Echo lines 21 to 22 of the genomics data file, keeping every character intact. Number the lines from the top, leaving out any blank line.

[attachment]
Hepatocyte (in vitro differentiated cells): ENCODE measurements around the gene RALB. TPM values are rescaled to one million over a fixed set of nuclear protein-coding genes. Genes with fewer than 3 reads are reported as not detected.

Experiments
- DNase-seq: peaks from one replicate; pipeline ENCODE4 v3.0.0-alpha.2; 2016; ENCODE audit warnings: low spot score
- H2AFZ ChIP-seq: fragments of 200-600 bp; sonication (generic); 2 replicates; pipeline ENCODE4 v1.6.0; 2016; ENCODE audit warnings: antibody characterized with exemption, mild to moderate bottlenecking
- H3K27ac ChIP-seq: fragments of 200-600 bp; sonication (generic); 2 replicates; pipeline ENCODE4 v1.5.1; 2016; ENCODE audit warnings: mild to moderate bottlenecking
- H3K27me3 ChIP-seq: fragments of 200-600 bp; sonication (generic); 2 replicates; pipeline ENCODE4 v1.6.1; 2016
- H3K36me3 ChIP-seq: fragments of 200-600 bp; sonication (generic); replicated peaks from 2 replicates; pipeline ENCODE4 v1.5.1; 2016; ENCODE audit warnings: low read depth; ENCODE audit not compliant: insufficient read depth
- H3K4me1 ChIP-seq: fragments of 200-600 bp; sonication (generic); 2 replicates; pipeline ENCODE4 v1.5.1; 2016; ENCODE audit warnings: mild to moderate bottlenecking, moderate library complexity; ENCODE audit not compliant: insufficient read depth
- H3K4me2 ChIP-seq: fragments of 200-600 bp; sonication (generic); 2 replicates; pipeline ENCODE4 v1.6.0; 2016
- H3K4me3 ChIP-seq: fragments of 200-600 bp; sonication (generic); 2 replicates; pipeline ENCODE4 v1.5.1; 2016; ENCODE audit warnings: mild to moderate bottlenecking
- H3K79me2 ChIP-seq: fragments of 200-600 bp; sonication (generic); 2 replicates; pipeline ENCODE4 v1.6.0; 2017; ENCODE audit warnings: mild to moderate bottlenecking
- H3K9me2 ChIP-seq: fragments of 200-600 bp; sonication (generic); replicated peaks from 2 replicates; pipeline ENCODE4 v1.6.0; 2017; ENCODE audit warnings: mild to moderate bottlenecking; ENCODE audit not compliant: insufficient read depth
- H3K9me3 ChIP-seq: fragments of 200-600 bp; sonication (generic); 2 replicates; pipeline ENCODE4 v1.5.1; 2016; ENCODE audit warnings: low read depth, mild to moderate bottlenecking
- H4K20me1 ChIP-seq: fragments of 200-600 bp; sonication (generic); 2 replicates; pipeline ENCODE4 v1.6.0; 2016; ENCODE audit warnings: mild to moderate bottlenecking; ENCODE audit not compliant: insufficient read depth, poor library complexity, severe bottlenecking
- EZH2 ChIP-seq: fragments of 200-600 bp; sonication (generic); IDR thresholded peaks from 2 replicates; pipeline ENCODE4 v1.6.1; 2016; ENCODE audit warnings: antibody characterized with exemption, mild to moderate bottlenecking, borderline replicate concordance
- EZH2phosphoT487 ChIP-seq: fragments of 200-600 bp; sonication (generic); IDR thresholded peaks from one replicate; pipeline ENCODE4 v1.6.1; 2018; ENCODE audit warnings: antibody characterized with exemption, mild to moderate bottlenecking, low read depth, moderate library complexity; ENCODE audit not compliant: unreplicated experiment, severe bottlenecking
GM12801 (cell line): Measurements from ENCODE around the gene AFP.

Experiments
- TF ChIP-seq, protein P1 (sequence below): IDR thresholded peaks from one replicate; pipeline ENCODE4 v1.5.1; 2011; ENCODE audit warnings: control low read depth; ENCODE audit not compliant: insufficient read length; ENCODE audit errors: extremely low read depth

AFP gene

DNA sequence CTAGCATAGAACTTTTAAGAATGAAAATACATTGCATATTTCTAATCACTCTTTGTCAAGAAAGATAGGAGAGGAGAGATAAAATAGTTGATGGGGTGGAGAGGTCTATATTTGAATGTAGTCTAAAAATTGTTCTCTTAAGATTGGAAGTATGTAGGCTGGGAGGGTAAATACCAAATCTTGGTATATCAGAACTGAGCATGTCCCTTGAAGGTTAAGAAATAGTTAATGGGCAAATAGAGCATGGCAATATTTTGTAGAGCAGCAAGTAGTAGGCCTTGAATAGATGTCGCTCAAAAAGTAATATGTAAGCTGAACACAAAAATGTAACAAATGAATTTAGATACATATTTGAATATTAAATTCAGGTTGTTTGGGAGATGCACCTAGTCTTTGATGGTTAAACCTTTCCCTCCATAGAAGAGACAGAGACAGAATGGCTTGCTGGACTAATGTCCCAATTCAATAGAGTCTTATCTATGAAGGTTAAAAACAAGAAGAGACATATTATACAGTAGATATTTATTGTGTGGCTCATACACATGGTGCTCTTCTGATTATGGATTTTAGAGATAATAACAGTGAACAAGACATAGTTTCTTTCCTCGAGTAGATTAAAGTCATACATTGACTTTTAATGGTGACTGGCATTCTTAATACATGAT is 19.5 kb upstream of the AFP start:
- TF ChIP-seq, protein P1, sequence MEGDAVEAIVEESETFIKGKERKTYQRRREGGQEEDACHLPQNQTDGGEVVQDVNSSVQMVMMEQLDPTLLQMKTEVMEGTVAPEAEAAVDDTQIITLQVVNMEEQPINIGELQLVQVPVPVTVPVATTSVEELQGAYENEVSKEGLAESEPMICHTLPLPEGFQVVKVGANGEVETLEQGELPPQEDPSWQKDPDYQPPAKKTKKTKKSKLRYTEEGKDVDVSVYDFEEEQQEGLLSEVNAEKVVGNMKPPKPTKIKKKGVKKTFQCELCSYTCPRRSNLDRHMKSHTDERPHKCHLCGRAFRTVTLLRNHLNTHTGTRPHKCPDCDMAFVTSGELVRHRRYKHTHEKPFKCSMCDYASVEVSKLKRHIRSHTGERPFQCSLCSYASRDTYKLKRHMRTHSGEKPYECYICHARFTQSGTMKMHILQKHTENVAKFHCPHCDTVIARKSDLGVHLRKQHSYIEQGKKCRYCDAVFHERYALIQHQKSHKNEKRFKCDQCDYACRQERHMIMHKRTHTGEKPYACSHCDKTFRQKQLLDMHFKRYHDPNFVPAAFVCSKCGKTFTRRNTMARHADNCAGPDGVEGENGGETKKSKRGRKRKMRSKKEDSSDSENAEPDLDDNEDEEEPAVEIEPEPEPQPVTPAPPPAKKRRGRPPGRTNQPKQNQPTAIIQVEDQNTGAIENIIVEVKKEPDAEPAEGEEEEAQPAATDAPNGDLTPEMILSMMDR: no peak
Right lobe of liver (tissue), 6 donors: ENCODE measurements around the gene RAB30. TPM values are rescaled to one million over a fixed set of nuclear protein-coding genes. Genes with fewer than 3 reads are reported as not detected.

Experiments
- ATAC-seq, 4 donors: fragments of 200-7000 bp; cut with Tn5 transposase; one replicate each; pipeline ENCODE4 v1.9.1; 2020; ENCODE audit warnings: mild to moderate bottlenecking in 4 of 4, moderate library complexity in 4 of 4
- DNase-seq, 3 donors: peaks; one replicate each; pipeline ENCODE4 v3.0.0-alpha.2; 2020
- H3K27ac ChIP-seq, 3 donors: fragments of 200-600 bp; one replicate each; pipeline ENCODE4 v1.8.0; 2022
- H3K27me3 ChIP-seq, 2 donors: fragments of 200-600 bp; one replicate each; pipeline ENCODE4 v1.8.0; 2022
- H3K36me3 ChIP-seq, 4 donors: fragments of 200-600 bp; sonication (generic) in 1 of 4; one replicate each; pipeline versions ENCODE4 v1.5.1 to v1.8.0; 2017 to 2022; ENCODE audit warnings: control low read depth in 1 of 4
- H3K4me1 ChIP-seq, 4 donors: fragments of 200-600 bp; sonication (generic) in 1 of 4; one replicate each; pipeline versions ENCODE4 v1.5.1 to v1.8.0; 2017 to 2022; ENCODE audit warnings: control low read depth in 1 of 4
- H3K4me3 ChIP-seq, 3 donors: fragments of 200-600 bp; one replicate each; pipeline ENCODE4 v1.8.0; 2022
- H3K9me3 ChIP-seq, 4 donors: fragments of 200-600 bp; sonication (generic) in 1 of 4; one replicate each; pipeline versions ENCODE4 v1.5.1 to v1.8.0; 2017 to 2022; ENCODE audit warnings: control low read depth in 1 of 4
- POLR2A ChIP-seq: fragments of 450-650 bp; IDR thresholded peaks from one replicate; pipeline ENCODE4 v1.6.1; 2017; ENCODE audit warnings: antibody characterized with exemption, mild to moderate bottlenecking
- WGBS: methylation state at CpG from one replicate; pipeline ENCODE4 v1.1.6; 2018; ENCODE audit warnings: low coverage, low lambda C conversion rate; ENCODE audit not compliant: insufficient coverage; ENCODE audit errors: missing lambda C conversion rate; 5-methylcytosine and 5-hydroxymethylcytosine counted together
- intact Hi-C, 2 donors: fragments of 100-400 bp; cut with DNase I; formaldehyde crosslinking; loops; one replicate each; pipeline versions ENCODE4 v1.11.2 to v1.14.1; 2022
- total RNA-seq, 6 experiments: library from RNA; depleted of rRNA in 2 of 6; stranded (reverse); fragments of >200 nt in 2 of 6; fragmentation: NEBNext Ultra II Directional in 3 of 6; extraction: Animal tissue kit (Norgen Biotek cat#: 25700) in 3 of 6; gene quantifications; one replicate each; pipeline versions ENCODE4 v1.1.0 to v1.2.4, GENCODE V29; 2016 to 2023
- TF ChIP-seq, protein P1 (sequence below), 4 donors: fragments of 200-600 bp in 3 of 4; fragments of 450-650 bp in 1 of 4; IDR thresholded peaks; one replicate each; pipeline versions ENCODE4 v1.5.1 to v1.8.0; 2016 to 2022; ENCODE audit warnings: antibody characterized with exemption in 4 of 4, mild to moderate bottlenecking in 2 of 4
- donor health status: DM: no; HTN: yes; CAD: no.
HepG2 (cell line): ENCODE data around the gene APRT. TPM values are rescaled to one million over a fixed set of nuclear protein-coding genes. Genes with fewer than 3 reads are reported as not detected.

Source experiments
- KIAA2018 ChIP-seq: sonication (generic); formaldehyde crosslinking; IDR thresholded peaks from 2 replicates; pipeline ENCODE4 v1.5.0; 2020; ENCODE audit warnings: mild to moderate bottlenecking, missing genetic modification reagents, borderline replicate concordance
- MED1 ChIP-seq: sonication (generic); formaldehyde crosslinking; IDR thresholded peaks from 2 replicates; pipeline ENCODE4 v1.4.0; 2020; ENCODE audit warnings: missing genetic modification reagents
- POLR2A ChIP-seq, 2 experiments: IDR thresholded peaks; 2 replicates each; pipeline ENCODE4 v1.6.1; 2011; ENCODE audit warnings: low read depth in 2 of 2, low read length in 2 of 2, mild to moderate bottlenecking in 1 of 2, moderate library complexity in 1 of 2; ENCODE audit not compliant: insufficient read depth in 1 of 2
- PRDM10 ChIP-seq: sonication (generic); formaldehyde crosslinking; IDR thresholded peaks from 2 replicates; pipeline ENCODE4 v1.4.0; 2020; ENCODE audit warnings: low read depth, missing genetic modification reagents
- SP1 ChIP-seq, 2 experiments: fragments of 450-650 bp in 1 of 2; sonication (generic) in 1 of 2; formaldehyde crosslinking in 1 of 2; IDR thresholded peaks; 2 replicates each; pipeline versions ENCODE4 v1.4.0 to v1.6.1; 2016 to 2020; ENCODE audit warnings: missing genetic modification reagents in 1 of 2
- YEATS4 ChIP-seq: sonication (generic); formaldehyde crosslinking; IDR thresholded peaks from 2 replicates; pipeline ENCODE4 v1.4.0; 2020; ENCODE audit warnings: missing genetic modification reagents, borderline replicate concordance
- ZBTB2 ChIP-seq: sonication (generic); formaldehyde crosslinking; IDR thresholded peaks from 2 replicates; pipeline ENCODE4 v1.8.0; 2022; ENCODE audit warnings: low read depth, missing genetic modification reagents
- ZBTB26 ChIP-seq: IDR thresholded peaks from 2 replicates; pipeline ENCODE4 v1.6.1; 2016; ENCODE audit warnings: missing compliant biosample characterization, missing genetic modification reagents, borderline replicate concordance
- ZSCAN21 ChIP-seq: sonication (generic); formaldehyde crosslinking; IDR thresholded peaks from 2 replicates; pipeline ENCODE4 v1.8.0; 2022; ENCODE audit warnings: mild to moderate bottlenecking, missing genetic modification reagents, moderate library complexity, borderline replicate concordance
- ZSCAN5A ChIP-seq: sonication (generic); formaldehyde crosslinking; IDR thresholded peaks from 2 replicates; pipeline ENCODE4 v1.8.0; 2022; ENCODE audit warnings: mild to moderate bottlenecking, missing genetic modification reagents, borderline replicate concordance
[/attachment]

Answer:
DNA sequence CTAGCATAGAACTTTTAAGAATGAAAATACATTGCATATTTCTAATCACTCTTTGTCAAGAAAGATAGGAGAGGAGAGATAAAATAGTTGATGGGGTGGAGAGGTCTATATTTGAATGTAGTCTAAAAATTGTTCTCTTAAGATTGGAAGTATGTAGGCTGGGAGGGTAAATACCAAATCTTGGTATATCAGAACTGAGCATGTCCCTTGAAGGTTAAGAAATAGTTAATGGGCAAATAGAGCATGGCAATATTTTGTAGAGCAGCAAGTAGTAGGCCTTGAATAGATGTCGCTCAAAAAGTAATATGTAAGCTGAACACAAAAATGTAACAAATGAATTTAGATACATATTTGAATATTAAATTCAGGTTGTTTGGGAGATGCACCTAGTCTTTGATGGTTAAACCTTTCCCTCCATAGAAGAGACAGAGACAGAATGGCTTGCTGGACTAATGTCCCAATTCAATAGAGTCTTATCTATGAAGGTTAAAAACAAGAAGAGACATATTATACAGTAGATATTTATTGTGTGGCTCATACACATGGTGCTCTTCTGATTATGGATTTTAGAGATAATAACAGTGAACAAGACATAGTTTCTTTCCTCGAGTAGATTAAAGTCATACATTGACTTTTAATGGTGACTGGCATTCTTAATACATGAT is 19.5 kb upstream of the AFP start:
- TF ChIP-seq, protein P1, sequence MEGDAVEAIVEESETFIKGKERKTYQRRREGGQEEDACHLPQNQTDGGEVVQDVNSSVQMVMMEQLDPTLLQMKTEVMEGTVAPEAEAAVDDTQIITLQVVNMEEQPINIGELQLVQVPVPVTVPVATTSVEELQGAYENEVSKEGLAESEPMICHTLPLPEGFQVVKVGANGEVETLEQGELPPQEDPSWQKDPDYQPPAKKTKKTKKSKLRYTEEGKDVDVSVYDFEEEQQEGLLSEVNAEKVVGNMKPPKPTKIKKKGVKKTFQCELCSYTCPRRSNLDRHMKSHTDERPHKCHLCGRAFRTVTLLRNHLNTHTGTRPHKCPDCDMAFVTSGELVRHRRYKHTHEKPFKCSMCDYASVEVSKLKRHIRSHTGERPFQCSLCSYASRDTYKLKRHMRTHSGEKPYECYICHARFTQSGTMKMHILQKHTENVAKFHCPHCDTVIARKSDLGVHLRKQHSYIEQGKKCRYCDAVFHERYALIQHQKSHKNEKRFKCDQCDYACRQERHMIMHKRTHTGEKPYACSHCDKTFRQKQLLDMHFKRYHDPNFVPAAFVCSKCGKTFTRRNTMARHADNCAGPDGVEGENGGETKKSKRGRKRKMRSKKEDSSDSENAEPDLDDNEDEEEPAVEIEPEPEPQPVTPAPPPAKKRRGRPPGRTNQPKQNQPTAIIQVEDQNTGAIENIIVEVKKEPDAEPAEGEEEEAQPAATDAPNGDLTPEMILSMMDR: no peak